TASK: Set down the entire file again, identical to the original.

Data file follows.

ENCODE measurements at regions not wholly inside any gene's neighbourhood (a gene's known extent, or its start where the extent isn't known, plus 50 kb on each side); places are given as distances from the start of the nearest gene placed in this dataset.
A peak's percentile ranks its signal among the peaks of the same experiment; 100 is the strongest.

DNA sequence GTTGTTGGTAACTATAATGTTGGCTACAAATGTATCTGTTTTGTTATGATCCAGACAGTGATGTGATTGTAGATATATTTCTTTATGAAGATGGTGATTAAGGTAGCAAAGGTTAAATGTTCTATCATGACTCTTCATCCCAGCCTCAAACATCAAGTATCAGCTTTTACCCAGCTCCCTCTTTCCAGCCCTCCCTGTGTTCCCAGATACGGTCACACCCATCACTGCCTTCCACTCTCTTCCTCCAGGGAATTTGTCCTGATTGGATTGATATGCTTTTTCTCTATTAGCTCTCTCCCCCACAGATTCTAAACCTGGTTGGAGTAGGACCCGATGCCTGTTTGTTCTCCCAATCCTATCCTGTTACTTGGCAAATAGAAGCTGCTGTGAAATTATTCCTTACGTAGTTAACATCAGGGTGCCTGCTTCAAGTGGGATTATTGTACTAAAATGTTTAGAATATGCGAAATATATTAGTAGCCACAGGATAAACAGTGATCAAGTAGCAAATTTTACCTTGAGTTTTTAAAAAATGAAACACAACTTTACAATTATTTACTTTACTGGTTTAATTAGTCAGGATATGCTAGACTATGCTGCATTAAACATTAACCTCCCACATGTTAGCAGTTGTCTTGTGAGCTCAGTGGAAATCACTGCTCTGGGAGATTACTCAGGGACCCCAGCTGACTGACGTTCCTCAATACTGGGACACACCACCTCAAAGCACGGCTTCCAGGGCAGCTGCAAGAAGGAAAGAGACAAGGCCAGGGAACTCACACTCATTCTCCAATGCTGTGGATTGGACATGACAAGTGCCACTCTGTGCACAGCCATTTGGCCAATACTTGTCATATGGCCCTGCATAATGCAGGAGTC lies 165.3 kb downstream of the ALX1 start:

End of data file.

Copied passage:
ENCODE measurements at regions not wholly inside any gene's neighbourhood (a gene's known extent, or its start where the extent isn't known, plus 50 kb on each side); places are given as distances from the start of the nearest gene placed in this dataset.
A peak's percentile ranks its signal among the peaks of the same experiment; 100 is the strongest.

DNA sequence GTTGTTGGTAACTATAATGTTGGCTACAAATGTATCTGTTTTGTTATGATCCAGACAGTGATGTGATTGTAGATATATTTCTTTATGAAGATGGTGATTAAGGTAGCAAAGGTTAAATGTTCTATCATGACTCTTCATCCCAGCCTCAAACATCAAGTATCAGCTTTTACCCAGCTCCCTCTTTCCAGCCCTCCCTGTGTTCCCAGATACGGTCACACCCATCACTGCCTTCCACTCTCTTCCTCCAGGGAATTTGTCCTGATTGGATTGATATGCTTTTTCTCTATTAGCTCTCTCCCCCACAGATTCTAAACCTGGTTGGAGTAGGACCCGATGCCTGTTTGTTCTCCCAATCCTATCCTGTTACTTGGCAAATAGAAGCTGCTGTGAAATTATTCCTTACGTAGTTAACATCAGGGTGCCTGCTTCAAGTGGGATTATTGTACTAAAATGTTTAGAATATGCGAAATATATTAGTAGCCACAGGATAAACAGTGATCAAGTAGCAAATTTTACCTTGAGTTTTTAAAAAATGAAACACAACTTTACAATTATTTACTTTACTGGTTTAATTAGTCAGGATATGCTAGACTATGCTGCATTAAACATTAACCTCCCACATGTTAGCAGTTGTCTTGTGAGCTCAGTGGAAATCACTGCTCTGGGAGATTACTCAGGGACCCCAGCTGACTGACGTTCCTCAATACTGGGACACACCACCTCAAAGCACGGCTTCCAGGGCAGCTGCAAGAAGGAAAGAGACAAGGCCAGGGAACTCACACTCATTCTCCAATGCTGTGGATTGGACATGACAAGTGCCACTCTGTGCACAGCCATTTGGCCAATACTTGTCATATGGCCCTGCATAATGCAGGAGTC lies 165.3 kb downstream of the ALX1 start: